5 Things We Would Lose If Congress Repealed Health Reform
The House of Representatives plans to vote tomorrow on a bill to repeal the Affordable Care Act — that is, health reform. Below are five of its provisions that are already having an impact. As the list shows, repealing health reform would make it harder for many Americans to get insurance, harder for families and seniors with coverage to afford the care they need, and harder for small businesses to provide insurance for their employees:
1. Insurance coverage for young adults. The Affordable Care Act requires insurers and employers that offer dependent coverage to allow parents to include children up to age 26 on their insurance plans. This year alone, 1.25 million young adults are expected to benefit. In the past, most insurance companies dropped children once they turned 19 or if they weren’t students. That’s one reason why a third of all young adults lack insurance — a larger share than any other age group.
2. Free preventive care. Forty-two million seniors in Medicare and another roughly 41 million Americans with private insurance can now get free preventive health care services because the Affordable Care Act requires insurers to provide it. Preventive care includes screenings for chronic illnesses like diabetes and cancer, vaccinations, and regular doctor visits. Better access to preventive care will help millions of families with their budgets and likely produce other benefits, such as fewer unnecessary deaths from disease, less spending on costly and avoidable illnesses, and a healthier population overall.
3. Protections for children and adults with serious illnesses. The Affordable Care Act bars insurance companies from denying coverage to children with pre-existing health conditions like cancer, autism, or diabetes. As a result, for the first time in most states, families with children with serious illnesses, chronic conditions, or special health care needs can buy coverage for their children in the individual health insurance market.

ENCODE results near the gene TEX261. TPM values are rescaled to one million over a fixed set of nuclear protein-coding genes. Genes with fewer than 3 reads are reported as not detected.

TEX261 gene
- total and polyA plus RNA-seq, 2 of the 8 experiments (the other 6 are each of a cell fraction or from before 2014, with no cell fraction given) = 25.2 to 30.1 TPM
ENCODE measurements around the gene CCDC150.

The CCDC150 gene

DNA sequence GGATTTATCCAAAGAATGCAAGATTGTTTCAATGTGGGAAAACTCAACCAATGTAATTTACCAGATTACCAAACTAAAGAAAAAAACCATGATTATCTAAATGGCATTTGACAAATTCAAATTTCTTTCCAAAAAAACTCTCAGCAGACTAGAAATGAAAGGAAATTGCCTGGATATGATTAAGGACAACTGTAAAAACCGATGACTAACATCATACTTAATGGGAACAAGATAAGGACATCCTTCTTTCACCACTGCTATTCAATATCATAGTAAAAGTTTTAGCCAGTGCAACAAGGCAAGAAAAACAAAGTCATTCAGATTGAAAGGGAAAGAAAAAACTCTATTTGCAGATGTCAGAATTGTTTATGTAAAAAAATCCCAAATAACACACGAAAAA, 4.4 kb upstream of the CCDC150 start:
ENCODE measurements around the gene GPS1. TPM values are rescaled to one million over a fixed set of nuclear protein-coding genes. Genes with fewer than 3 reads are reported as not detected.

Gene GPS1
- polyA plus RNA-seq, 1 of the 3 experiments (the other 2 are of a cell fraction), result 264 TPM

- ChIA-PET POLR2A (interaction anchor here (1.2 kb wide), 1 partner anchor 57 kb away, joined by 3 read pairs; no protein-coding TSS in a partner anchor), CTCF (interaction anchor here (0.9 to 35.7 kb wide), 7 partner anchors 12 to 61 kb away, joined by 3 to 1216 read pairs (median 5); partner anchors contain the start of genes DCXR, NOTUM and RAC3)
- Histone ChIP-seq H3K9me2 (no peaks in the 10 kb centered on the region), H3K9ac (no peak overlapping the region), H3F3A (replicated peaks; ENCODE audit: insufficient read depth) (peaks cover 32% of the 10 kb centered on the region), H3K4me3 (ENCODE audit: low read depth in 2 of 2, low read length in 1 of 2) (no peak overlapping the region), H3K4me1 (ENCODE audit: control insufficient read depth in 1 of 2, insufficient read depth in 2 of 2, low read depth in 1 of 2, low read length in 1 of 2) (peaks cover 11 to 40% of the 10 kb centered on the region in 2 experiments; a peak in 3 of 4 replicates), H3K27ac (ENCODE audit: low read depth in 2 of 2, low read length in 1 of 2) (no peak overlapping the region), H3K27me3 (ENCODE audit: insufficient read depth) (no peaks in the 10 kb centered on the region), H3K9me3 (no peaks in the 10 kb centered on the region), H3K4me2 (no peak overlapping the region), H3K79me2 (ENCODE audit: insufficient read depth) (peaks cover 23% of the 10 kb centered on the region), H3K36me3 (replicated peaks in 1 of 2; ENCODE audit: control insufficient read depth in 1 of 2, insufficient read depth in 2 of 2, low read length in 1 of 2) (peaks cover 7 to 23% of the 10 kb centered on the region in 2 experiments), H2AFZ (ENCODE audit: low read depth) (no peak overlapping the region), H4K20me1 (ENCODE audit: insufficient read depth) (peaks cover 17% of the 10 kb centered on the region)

Also, insurers can no longer cut off care for people with serious illnesses who need expensive medical care. The Affordable Care Act bars insurers from imposing “lifetime limits” on benefits. Now, people who get cancer or another illness that requires expensive treatments won’t have to worry that their benefits will run out or that the expensive treatments will push them into bankruptcy — or worse, that coverage limits will prevent them from getting lifesaving care.
4. More affordable prescriptions for seniors. The Affordable Care Act has begun to close the “doughnut hole,” the gap in Medicare prescription drug coverage that many seniors experience for drug costs beyond their first $2,840 but before additional coverage kicks in when their costs hit $6,448.
Before the Affordable Care Act, seniors paid 100 percent of prescription drug costs within the doughnut hole. Last year, seniors received a $250 payment under the Affordable Care Act to help with these costs. This year, seniors are getting even more help — a 50 percent discount on brand-name prescription drugs and a 7 percent discount on generic prescription drugs while they are in the coverage gap. The law will close the entire doughnut hole by 2020.
5. Tax credits to help small businesses buy coverage for their employees. Starting last year, an estimated 4 million small businesses, covering as many as 16.6 million employees, became eligible for a tax credit under the Affordable Care Act to help offset the cost of buying health coverage. It costs small businesses much more than larger firms to provide health insurance with comparable benefits, both because they have higher administrative costs and because small businesses with older or sicker workers pay higher premiums. The tax credit will help small businesses that are struggling to provide coverage to their workers and encourage more small businesses to offer coverage.
More improvements to the nation’s health care system will take effect in the months and years ahead. Tomorrow, we’ll look at five important benefits of the Affordable Care Act that won’t take effect if health reform is repealed.